It will feature two plenary sessions. "Alternatives to the State: Dispute Processing, Justice and Minority Communities in India," chaired by Marc Galanter, will feature Erin P. Moore, Mengia Hong-Tschalär, Jeff Redding, Haley Duschinski and Bruce Hoffman as panelists. "The Politics and Poetics of Islamic Law in Contemporary South Asia" will be convened by David Gilmartin and will include Ebrahim Moosa, Ali Altaf Mian, SherAli Tareen and Tiffany Hodge as speakers.
The full program is available here.
Sumudu Atapattu (University of Wisconsin Law School)
Mitra Sharafi (University of Wisconsin Law School)
Sponsored by the UW Global Legal Studies Center
Time: 8:45 a.m. – 5:30 p.m.
Location: Wisconsin Ballroom, Madison Concourse Hotel
Srimati Basu (University of Kentucky)
Indrani Chatterjee (Rutgers University)
This conference is focused on Location as a temporal and spatial category. It hopes to generate a vigorous international and interdisciplinary discussion on issues to do with he body, governance, traffics, representation. Abstracts can be found here.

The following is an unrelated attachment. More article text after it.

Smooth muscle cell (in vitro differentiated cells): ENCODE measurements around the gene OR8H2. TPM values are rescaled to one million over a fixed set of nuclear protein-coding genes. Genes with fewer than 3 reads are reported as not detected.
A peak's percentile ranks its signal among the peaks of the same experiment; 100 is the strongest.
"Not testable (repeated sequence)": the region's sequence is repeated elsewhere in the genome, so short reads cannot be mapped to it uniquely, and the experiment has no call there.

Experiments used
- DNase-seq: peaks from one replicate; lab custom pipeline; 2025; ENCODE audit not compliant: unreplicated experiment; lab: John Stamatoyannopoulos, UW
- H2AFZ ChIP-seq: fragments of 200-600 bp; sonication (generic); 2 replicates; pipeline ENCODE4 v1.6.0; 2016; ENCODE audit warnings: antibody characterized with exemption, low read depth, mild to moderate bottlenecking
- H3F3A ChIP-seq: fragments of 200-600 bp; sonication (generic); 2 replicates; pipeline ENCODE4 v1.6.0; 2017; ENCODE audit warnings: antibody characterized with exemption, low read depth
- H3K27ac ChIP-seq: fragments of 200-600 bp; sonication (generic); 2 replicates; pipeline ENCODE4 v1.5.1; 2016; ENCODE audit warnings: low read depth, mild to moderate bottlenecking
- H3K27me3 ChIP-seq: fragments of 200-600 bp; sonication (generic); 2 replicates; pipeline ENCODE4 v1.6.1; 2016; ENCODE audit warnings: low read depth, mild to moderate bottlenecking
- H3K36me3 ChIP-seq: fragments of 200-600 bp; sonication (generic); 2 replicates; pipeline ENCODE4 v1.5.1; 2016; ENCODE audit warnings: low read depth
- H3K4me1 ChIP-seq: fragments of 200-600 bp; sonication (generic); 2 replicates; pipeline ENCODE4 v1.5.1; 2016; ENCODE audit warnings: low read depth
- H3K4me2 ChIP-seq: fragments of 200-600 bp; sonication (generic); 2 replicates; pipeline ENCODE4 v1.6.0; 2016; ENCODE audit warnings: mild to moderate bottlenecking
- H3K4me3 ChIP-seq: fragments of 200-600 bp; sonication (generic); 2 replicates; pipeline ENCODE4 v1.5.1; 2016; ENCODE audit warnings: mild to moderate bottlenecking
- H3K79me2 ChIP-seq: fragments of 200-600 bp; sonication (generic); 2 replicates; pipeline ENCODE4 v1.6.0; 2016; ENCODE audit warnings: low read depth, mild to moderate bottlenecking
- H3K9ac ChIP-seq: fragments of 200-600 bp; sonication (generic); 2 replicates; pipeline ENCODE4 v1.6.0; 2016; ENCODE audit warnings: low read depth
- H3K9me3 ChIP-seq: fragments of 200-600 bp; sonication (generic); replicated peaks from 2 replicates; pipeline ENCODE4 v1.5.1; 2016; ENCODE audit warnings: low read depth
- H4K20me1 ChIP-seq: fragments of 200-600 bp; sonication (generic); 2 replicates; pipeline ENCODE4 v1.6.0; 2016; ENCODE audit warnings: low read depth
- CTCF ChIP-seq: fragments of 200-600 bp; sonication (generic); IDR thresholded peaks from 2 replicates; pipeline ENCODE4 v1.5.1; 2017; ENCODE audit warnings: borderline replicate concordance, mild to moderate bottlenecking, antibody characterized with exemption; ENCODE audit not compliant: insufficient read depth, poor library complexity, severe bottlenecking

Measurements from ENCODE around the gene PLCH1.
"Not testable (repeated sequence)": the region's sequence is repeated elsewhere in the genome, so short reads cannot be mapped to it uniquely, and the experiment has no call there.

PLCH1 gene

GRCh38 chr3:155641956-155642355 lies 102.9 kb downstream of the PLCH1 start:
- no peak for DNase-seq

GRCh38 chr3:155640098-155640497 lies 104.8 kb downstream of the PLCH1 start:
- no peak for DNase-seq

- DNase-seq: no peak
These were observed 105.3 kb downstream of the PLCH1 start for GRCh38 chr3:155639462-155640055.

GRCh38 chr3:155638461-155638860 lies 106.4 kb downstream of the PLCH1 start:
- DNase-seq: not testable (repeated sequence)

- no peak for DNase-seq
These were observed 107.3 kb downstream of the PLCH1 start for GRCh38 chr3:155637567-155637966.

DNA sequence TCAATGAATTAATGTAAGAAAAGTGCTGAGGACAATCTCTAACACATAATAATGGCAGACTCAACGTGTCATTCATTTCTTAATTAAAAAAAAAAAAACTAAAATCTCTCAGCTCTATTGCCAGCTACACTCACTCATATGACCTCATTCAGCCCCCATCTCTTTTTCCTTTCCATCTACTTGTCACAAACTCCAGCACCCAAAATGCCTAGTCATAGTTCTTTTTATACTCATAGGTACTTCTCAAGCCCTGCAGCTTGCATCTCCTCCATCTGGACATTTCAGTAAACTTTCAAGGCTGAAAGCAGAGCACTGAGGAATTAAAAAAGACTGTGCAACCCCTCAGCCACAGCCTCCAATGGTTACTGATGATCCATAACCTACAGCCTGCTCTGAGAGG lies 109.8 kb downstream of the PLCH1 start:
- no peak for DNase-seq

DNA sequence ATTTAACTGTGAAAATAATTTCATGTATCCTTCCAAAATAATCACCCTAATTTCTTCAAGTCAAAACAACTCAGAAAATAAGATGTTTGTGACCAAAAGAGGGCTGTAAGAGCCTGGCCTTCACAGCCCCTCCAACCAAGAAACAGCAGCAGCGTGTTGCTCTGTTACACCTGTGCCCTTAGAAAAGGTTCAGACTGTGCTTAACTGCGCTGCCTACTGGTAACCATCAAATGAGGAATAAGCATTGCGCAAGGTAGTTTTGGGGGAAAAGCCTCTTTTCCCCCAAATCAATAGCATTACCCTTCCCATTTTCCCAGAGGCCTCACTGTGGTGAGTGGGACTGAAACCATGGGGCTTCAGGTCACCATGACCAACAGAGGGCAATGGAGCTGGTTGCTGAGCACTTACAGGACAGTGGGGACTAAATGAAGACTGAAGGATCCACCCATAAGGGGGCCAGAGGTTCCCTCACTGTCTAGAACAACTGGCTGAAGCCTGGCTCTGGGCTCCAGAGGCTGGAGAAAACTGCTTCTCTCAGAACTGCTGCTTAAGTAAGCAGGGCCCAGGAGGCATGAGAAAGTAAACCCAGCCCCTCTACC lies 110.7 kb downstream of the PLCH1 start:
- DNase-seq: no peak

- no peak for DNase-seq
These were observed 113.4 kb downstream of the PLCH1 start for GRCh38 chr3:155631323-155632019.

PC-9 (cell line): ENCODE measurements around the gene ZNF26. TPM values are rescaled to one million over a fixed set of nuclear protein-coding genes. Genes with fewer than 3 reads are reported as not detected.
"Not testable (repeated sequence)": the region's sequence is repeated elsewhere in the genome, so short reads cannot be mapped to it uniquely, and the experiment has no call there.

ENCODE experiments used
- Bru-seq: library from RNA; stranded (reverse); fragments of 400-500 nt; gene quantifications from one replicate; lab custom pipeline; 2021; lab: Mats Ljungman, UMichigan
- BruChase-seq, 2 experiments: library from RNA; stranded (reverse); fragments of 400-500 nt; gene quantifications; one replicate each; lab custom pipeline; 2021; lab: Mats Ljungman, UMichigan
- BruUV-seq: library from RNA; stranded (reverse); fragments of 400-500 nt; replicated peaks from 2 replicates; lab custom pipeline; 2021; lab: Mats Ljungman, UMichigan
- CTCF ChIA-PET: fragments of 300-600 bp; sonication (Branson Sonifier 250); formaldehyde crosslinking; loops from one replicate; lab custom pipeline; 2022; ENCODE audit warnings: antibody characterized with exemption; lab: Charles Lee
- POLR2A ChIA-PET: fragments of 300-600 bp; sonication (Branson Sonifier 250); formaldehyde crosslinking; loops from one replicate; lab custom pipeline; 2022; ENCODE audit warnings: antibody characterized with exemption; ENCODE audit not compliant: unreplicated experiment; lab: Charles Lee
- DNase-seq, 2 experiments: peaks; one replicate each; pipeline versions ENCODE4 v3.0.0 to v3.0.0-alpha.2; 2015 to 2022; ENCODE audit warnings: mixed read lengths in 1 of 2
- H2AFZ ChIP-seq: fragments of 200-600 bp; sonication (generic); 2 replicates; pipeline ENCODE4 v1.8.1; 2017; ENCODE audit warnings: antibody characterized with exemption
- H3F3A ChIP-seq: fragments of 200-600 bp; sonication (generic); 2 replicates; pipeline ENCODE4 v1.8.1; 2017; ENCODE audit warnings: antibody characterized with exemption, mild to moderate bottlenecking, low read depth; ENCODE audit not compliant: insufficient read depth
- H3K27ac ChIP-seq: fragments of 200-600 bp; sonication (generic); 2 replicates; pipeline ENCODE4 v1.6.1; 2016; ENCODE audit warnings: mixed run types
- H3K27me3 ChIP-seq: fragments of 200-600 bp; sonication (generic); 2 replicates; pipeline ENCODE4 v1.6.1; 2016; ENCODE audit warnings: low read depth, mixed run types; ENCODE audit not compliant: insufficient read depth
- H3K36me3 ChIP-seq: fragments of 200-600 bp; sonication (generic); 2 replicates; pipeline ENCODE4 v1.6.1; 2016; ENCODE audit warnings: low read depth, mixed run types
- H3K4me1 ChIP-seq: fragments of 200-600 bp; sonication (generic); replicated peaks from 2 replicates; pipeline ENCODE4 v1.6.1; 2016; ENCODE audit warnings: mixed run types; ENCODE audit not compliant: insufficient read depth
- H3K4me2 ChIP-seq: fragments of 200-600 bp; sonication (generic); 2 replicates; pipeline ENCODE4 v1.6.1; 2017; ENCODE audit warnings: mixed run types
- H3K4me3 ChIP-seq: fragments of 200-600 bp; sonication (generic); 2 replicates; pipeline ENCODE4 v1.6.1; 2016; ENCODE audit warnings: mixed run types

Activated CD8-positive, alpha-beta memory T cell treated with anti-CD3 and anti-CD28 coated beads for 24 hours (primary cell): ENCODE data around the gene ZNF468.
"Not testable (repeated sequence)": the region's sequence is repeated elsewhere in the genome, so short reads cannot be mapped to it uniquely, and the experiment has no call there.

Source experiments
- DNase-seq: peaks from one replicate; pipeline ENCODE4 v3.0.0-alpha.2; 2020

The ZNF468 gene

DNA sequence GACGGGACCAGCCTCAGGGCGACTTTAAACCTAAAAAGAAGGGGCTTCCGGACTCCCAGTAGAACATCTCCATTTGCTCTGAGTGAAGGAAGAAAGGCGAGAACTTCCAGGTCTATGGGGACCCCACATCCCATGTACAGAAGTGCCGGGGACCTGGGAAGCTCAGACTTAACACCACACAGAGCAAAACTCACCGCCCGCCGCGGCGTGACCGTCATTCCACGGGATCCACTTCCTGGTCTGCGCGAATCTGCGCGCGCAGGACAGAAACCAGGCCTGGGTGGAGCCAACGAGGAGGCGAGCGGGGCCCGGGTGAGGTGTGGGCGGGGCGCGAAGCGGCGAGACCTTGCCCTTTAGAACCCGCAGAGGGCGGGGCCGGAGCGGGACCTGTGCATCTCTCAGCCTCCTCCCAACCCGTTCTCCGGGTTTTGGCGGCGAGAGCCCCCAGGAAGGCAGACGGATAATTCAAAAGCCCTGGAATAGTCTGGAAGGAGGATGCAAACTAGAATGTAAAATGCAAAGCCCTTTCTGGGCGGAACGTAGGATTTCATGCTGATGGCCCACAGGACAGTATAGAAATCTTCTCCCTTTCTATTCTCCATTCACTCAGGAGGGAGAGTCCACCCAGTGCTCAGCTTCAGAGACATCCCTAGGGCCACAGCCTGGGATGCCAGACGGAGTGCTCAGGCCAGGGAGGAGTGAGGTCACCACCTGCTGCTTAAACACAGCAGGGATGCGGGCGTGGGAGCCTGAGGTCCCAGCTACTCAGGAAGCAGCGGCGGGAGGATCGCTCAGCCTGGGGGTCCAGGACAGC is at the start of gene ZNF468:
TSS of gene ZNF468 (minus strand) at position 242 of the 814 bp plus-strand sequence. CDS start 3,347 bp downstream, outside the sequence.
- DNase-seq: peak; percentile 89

8:45am Opening Remarks from Coordinators Srimati Basu and Indrani Chatterjee
9am The Body as Site, Object and Subject
Discussant & Chair: Anjali Arondekar
10am Dislocation and Violence
Discussant & Chair: Sukanya Banerjee
11:15am Gender, Time and Action
Discussant & Chair: Rina Williams
2pm Enclosures and Beyond
Discussant & Chair: Kamran Ali
3:30pm Government by Abstraction
Geeta Patel and Elida Jacobsen
Debarati Sen and Sarasij Majumdar
Discussant & Chair: Mrinalini Sinha
5-5:30pm Concluding Remarks by Srimati Basu and Indrani Chatterjee